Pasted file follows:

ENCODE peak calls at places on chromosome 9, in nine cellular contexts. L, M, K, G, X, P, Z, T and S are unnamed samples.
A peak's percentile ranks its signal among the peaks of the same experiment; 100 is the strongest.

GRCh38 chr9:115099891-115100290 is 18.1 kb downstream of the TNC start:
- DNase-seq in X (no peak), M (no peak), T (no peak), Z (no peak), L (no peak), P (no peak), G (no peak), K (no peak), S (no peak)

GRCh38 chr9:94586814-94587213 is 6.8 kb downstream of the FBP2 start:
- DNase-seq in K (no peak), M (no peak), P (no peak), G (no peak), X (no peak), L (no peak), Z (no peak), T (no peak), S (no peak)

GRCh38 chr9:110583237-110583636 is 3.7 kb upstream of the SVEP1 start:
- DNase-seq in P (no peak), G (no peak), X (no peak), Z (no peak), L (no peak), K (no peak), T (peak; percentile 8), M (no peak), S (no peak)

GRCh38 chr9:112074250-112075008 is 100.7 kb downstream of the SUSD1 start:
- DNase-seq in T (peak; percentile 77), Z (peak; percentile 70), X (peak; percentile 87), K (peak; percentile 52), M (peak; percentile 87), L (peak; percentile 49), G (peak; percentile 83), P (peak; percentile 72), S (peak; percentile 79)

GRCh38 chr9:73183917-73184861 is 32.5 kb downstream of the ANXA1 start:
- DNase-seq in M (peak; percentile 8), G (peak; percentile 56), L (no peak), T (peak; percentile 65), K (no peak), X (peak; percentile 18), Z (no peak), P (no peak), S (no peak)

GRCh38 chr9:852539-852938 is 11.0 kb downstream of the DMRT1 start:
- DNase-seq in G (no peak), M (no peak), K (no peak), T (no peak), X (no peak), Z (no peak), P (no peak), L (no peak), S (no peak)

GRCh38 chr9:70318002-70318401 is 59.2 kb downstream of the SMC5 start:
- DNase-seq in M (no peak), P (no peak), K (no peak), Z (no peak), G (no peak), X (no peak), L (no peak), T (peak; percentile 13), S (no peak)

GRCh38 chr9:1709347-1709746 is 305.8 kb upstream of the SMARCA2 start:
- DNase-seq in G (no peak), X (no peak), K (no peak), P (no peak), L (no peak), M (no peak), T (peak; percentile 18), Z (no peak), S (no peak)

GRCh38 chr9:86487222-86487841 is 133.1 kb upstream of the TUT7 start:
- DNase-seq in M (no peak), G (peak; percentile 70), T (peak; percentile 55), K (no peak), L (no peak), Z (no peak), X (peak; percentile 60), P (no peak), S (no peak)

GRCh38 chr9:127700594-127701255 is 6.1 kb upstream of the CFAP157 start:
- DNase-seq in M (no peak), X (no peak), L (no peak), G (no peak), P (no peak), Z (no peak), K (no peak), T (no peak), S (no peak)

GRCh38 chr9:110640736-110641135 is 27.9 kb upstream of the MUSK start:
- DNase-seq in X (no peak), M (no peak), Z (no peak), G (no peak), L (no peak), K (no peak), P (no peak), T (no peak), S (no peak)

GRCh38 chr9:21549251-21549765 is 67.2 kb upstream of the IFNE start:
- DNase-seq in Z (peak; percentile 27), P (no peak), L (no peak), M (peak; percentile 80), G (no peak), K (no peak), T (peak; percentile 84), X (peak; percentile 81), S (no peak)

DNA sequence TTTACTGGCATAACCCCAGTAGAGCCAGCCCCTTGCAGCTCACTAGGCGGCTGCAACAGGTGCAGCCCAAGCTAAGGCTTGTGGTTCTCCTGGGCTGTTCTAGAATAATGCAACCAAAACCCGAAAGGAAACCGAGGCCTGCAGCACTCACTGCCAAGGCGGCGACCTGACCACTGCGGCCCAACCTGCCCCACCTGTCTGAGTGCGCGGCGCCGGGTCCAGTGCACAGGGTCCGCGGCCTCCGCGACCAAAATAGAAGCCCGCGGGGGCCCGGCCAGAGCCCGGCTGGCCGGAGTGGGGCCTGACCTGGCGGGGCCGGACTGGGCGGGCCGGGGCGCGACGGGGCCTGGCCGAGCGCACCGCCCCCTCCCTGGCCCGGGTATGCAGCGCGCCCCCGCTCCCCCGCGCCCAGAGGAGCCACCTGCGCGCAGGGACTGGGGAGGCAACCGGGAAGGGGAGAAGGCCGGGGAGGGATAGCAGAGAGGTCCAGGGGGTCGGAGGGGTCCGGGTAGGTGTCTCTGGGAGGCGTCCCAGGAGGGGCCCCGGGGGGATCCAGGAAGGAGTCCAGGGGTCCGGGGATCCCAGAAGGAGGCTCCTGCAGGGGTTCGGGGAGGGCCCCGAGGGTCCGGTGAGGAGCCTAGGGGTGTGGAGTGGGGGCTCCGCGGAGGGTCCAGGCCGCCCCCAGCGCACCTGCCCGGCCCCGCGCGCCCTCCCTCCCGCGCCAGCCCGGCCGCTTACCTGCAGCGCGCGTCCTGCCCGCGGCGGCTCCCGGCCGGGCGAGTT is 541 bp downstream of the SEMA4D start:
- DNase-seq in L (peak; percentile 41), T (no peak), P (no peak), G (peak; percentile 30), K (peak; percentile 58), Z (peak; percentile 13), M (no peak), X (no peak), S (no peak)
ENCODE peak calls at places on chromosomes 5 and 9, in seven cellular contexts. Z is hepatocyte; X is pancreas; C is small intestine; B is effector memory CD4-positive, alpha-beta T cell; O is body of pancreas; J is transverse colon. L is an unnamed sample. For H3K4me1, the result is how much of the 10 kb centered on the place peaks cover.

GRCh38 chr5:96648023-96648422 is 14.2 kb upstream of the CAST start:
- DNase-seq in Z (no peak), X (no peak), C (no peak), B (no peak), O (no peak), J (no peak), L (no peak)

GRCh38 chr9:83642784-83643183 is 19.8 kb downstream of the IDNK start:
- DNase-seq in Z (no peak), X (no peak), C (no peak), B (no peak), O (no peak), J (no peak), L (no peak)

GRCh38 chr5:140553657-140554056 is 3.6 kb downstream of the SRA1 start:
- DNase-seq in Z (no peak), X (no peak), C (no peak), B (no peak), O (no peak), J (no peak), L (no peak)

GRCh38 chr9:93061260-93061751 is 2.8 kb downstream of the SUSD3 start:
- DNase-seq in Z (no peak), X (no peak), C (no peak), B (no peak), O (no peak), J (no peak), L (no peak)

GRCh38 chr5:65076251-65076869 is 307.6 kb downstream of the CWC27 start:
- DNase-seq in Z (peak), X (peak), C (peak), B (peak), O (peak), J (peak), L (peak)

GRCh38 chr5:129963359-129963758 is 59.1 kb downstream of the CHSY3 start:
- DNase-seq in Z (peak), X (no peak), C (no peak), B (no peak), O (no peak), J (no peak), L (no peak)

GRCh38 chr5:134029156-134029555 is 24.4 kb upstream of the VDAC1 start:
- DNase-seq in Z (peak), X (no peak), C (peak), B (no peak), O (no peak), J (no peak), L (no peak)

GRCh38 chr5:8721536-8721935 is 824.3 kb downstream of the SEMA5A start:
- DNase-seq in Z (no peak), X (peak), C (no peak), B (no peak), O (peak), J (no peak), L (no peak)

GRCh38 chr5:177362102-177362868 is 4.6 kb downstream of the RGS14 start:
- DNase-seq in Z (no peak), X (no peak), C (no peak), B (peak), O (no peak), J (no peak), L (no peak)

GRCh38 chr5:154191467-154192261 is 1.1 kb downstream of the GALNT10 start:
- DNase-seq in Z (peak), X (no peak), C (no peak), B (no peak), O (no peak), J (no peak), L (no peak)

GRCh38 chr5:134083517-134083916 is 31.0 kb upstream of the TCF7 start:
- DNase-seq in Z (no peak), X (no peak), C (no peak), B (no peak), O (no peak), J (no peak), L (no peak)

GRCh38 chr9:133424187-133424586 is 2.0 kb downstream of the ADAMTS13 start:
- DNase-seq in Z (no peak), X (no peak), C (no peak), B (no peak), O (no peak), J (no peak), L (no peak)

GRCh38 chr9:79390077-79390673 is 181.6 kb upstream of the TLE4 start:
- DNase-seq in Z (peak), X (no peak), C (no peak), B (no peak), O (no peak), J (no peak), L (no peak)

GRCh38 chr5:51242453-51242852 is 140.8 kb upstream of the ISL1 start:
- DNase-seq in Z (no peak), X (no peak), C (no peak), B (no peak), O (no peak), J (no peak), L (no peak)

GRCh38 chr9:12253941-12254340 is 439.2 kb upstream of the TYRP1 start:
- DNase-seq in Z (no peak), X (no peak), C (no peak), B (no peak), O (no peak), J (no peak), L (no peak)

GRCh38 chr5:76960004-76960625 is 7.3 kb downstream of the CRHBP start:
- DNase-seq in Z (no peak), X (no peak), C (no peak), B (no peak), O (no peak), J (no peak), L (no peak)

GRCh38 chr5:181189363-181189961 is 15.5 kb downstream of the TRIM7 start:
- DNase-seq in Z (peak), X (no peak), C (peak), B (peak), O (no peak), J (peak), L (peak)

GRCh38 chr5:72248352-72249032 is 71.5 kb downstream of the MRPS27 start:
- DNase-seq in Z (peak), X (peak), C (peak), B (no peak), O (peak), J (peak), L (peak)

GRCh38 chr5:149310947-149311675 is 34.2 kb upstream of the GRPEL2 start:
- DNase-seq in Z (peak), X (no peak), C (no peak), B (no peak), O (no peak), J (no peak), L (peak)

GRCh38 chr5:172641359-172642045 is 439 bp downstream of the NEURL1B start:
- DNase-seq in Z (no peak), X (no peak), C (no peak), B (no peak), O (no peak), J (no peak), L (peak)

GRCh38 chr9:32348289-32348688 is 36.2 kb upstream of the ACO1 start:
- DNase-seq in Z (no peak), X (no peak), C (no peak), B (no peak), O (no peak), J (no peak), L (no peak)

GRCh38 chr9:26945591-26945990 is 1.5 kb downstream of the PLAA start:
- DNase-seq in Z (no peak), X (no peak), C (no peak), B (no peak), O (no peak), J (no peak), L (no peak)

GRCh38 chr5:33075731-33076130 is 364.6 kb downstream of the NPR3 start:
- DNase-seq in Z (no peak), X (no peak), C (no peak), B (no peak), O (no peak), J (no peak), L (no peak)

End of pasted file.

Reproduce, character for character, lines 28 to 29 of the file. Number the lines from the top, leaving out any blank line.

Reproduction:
- DNase-seq in L (peak; percentile 41), T (no peak), P (no peak), G (peak; percentile 30), K (peak; percentile 58), Z (peak; percentile 13), M (no peak), X (no peak), S (no peak)
ENCODE peak calls at places on chromosomes 5 and 9, in seven cellular contexts. Z is hepatocyte; X is pancreas; C is small intestine; B is effector memory CD4-positive, alpha-beta T cell; O is body of pancreas; J is transverse colon. L is an unnamed sample. For H3K4me1, the result is how much of the 10 kb centered on the place peaks cover.